Pieces of Aloha Documentary


WGA Registration Number: 1834407

Pieces of Aloha© documents a real life quest of a son to honor his 95 year old father’s wishes and to “Do something good” with the only known “Sweetheart Souvenir” from the battle of Pearl Harbor. A linking hearts bracelet we call Heroes’ Hearts®, was made from a downed Japanese plane by a young Marine Corporal Salvatore (Sam) Richiusa who had survived Pearl Harbor. When he came home and got married, he gave the bracelet to his bride. The actions and simple recollections of an average, Sicilian American Marine, is the catalyst for launching a larger story of love and duty to which all generations can relate. The film uncovers a little-known WW2 history for the Hawaiian people, Japanese Americans and nationals, Italian Americans and African American Marines that offers us a richer understanding of the the word Aloha.

The story opens as the original bracelet returns to Pearl Harbor during the 75th anniversary of the battle (December 7, 2016). Through first person narrative, rare photographs and archival film, we are transported back in time to relive this history as told to Corporal Richiusa’s son. Not only is Corporal Richiusa’s story preserved, but descendants of real characters are brought together, and replica bracelets are disseminated to the benefit of battle worn war survivors now living with PTSD.

Important structural note: Five individual true stories will represent those who were affected by the war, but whose stories are not often focused upon in relationship to the attack on Pearl Harbor and possibly would have been overlooked, had not the story of Heroes’ Hearts® been revealed. These previously untold stories include:

  1. How the bracelet relates to Japanese Americans—Notably Floyd Fujii, Sam Richiusa’s high school friend who ends up in Manzanar (the California relocation camp, where he met his wife);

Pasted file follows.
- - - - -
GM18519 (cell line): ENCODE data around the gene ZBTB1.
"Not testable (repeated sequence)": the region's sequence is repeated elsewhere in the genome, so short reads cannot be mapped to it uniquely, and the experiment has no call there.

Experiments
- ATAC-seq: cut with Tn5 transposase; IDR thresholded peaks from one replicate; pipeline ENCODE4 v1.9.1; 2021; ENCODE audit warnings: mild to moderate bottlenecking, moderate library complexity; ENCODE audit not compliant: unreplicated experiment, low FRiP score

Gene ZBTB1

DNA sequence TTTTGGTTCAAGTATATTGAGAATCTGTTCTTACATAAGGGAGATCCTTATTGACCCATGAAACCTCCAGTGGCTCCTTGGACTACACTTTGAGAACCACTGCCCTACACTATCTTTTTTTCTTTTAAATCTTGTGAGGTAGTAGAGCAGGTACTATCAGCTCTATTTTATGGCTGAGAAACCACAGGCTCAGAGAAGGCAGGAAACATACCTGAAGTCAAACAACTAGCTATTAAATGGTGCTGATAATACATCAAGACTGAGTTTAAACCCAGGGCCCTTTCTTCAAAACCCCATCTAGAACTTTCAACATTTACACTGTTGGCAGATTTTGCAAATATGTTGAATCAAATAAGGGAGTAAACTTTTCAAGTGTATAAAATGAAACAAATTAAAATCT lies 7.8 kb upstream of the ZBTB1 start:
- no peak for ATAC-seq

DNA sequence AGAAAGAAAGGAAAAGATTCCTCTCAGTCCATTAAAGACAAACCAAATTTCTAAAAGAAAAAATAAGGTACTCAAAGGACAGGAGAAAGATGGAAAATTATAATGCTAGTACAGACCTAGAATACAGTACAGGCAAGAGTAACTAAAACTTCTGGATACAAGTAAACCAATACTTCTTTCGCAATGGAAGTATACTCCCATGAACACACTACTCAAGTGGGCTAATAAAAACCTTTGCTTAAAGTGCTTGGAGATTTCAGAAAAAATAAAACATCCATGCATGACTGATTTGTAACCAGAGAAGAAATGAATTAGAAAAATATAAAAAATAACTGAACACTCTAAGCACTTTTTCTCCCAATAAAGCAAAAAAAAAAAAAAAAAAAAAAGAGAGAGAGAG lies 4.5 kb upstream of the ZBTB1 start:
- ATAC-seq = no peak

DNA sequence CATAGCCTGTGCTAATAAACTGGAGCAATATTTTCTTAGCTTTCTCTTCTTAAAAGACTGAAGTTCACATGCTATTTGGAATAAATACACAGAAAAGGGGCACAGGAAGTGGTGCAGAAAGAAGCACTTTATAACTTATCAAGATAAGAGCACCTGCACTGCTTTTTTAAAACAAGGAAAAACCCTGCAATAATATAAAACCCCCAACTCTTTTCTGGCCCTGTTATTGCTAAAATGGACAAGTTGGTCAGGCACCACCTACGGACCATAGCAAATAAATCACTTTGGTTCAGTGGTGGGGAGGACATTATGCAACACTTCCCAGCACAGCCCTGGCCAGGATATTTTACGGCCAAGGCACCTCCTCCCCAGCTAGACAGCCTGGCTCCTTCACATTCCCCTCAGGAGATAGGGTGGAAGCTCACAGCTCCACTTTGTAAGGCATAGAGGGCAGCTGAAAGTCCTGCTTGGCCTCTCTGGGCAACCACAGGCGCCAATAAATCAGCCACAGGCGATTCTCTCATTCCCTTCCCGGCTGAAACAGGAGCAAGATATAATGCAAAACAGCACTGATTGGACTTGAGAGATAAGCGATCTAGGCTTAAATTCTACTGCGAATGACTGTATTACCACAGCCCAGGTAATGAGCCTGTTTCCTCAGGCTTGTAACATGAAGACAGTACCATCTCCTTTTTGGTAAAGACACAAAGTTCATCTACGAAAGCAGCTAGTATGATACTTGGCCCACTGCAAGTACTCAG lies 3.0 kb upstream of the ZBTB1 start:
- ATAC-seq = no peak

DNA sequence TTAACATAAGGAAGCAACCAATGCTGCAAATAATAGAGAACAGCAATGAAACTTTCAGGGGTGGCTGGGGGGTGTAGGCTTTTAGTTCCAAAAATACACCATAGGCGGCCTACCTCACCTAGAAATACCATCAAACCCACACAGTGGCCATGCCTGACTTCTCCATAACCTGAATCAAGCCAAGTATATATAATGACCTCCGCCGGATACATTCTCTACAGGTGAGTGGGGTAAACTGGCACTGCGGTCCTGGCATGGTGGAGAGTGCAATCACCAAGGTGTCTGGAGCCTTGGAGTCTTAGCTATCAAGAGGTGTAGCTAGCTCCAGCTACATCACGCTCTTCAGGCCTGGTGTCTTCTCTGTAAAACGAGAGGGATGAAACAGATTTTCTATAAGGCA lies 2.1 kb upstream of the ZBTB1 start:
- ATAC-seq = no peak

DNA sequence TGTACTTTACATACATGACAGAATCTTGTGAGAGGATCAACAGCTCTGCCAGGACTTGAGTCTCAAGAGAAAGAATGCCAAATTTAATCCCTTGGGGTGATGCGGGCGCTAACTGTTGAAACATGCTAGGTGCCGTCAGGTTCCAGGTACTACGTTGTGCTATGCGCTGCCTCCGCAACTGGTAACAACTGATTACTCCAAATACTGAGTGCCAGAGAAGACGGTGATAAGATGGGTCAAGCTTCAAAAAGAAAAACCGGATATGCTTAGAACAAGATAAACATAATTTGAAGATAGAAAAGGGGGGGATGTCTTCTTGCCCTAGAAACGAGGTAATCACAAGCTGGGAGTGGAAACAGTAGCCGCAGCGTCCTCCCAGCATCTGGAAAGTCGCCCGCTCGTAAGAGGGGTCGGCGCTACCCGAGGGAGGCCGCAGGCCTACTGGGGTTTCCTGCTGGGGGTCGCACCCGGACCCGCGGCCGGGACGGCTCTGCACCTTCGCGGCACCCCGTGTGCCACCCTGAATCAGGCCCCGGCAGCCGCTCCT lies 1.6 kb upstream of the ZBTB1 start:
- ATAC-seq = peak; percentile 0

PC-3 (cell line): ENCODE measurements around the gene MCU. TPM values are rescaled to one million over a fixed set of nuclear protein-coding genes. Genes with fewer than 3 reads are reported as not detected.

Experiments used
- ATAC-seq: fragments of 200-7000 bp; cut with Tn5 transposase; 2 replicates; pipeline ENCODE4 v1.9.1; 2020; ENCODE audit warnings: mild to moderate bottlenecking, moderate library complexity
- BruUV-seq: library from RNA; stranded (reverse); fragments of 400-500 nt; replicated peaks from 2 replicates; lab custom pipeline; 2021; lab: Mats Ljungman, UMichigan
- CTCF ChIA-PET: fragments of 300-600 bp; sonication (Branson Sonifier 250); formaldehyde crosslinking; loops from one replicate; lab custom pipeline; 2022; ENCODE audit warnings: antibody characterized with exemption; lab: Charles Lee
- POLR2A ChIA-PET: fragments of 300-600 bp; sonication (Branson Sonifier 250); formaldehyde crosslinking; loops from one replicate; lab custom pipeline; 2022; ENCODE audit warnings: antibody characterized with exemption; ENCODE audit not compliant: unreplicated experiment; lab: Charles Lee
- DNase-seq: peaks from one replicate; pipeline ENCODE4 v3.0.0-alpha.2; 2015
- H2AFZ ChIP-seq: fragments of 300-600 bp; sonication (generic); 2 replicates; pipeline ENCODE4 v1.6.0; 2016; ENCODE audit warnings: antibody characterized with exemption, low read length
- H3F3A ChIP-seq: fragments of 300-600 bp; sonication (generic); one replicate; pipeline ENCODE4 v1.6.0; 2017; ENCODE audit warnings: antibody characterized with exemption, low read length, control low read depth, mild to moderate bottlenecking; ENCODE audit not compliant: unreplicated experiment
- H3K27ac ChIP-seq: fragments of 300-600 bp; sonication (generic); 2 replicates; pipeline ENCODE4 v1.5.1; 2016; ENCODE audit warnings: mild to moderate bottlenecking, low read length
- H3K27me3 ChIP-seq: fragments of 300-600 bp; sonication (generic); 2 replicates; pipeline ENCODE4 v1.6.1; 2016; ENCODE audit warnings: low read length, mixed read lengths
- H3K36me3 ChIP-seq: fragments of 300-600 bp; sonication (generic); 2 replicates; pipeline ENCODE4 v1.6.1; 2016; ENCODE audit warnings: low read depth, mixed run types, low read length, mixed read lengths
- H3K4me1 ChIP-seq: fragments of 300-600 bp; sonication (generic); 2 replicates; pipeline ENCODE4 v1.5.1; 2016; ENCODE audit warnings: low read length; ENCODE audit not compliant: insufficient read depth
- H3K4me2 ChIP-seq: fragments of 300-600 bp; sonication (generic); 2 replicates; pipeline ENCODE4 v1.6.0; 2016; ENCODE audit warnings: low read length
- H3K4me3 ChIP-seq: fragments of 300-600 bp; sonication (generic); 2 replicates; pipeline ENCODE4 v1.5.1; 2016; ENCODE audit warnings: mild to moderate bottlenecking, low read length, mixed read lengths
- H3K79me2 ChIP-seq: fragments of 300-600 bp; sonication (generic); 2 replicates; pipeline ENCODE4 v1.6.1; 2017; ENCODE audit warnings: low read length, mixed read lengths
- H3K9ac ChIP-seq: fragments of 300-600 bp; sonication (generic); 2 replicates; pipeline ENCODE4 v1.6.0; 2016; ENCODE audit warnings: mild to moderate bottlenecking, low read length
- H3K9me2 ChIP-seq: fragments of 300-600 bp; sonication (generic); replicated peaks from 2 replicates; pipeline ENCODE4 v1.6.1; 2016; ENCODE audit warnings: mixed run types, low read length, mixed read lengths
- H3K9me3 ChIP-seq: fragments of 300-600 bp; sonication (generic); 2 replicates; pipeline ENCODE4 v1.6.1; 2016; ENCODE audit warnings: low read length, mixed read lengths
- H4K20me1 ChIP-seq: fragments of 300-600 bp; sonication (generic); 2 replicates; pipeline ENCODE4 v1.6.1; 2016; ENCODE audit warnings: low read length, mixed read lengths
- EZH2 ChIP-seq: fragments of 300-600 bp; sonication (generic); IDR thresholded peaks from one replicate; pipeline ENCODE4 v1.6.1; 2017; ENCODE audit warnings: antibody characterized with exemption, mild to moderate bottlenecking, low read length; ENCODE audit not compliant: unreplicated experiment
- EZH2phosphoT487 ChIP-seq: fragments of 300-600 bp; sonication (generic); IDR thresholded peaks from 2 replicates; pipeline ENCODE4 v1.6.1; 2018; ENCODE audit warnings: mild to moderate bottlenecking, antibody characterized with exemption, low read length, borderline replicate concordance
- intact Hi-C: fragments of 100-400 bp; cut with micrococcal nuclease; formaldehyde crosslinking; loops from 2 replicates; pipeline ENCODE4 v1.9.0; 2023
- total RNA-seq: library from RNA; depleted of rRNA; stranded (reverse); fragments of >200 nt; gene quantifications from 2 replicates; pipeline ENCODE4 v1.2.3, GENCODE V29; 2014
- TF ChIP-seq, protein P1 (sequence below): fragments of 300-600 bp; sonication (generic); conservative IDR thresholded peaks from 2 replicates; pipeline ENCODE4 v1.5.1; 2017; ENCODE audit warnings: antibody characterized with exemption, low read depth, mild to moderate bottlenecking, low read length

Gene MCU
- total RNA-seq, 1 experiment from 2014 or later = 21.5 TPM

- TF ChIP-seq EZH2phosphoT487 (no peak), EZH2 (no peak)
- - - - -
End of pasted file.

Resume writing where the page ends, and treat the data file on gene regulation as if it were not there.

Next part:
2. Sicilian Italians—not generally considered white in 1941—Sam is put in charge of a crew of black Marines who build the barracks along the parade ground on Hickam Field. According to Sam’s recorded account, his crew took machine guns and ammo from the armory and mounted them on trucks, skip-loaders and tractors, shooting down three planes;
  3. African Americans—most people did not, until this story was revealed and examined, even know that black Marines existed, let alone were involved in the fighting at Pearl Harbor;
  4. The Japanese pilot who flew the plane from which the fragments were taken (possibly killed by native Hawaiians) is now known to be Shuzo Kitahara. His crew included PO2c Yoshio Shimizu (navigator/observer) and PO2c Haruo Onishi (gunner/radioman); and
  5. Hawaiian Natives—Hawaii was still not a state and had only 50 years previously been overtaken by Americans. This is possibly the most ignored group of people in the whole saga. In Sam Richiusa’s recorded interview from the 60th Anniversary of the attack (conducted for The Los Angeles Daily News by Gordon Richiusa), Sam goes against the official story and talks about the Hawaiian Natives who were responsible (in their words) for the death of the pilot. Our documentary will also look at the many women who are also directly related to the bracelet. “I don’t know how many of us were on there, but we rode around in a truck—probably four or five of us—with a machine gun, a fifty caliber machine gun mounted on it and we were patrollin’ around the island. When we got close to some pineapple fields, some of the natives there that were working in the pineapple field came over to our truck there and said they had killed a Japanese that had crashed his plane in one of the fields there.

(Q): Why didn’t you ever tell me about the ethnicity of your crew or of your best friend?
(A) “I didn’t think that race was significant.”